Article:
MOSSEL BAY NEWS - This will be a first for Mossel Bay and for South Africa.
Technology not in use yet for the fishing industry anywhere in the country, but employed widely in first world countries, is proposed for the Afro Fishing fish meal processing plant that is planned for the old I&J site in the Mossel Bay harbour.
"Because it is starting from scratch, Afro Fishing can use the best available technology on the market to design and put in place - according to best practices - all the safeguards afforded by this latest technology to prevent any odours or other nuisance," says environmentalist Melissa Mackay.
Effect on air quality
The effective use of regenerative thermal oxidisers (RTO) at fish meal plants and their effect on air quality were investigated by an technical team who visited Portugal and Spain last week.
The RTO is widely used in Europe. Internationally, test results indicate that technology such as the RTO prevents air quality problems associated with organic compounds.
"According to the Environmental Protection Agency of the USA, thermal treatment is the best way to destroy odours at fish meal plants," chemical engineer Chris Albertyn said.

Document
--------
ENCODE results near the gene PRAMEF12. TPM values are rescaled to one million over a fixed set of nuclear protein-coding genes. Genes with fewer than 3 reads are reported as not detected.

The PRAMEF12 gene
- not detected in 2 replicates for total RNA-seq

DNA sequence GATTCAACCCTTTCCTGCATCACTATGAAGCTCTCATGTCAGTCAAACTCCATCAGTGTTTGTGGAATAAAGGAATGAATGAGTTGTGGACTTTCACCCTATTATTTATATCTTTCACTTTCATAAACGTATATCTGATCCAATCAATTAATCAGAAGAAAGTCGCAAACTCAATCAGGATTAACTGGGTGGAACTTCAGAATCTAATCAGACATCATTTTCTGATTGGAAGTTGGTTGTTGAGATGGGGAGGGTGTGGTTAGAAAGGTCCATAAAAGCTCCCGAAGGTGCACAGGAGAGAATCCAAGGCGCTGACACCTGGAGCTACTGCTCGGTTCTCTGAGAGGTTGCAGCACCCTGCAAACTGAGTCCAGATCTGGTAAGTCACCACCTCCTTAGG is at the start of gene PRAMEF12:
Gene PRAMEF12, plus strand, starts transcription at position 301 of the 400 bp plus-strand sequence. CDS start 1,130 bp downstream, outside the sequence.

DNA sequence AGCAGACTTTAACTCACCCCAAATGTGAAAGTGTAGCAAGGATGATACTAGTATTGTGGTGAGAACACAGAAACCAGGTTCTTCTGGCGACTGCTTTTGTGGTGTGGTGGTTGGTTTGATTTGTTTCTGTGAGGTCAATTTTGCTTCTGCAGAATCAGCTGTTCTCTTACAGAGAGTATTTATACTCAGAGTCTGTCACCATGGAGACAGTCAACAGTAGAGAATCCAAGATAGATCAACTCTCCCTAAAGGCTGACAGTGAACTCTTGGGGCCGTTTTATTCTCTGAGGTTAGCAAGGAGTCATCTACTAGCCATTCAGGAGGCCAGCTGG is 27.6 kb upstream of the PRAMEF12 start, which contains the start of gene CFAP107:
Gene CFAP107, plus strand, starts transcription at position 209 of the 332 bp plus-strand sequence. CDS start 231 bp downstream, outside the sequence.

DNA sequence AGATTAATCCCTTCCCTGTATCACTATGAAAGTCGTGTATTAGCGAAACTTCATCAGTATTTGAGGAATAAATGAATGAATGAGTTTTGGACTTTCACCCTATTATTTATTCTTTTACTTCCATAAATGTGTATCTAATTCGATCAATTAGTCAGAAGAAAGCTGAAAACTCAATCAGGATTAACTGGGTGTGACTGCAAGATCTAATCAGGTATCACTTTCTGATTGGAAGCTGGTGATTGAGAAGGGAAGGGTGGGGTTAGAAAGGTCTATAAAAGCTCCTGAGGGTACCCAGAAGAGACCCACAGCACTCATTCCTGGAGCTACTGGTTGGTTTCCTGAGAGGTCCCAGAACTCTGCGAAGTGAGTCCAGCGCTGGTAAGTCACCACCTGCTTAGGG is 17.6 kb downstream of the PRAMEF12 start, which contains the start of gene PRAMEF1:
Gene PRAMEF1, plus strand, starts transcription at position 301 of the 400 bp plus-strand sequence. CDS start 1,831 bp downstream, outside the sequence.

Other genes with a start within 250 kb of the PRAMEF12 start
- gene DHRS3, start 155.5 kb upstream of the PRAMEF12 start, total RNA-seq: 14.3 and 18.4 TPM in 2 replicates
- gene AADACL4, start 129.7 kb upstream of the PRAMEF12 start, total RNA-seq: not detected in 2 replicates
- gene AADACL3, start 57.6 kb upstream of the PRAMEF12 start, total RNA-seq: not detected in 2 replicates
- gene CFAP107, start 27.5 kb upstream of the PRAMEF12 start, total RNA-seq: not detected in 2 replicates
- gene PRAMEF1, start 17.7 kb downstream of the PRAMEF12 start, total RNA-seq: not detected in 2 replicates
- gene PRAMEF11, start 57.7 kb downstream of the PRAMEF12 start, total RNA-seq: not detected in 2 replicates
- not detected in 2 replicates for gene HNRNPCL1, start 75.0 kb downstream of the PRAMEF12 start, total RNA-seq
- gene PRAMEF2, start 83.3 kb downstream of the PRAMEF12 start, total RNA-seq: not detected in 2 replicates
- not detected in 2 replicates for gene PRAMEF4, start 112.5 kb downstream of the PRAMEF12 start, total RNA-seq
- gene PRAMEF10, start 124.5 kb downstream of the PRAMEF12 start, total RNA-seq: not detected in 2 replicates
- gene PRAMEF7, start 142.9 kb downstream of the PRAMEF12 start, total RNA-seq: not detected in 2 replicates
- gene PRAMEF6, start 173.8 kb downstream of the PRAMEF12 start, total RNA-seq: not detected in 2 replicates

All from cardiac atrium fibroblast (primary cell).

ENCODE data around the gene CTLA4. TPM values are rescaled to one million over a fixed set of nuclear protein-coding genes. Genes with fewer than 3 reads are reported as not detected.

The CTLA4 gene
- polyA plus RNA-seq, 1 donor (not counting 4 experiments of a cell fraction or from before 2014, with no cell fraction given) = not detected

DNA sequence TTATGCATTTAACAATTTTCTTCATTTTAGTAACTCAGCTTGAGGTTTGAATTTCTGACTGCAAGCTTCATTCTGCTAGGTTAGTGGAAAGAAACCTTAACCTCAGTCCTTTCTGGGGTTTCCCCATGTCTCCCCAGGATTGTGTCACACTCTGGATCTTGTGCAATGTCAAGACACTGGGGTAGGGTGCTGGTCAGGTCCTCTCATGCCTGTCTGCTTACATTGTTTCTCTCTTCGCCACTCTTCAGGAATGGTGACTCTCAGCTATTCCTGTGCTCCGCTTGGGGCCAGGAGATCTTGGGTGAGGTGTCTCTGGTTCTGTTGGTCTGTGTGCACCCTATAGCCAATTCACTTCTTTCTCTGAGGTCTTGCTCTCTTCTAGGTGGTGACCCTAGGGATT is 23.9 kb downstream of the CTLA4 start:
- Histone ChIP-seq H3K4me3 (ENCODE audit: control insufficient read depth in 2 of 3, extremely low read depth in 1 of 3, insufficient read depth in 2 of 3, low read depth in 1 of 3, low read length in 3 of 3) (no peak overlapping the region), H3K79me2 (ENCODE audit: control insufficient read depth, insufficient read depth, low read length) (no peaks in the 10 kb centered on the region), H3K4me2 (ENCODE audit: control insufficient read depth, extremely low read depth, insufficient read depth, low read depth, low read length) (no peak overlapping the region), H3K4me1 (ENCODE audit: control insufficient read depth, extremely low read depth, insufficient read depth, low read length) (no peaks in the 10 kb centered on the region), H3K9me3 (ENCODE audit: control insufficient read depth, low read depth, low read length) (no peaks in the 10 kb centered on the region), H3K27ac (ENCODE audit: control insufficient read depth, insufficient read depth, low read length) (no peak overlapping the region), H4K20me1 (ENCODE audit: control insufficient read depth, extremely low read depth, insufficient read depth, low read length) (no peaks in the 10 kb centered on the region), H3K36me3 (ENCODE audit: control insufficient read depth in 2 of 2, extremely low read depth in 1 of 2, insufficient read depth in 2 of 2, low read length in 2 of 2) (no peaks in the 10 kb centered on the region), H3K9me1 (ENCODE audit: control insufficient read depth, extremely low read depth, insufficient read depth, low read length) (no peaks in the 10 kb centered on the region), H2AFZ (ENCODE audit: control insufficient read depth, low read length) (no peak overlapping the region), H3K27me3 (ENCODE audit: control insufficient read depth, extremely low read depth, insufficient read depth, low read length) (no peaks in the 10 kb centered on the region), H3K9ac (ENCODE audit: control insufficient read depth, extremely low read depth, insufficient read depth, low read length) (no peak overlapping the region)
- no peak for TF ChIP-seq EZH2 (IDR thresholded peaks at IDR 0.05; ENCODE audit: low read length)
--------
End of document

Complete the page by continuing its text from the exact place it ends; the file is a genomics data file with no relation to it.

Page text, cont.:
He said the RTO oxidises the odorous compounds at 800 to 850 degrees Celsius.
Afro Fishing chief executive officer Deon van Zyl, a qualified chemical engineer with an MBA (University of Cape Town), led a technical team on a visit to two fish meal plants in Europe, where the best available technology is used in the processing of fish meal according to European Union standards.
Technology and best practice
The purpose of the visit was to investigate best practices at the plants, where the said technology has been employed for several years and to note how it impacts the ambient air and odours usually associated with such plants. The team also assessed the operating reliability of RTO processes.
Van Zyl told the Mossel Bay Advertiser, which accompanied the technical team on the visit, that he is totally aware of the concerns raised by residents about odours and possible pollution.
"We have only just started the environmental impact assessment and authorisation process, which involves various aspects and consultation with the public prior to any final decision being made on the development," Van Zyl emphasised.
The environmental impact studies, he says, will be used to assess the potential impact of Afro Fishing's proposed expansion and development into fish meal, both on the physical environment and on the social environment. The results of the extensive impact assessment will assist the relevant authorities in their decision making.
Similar to Mossel Bay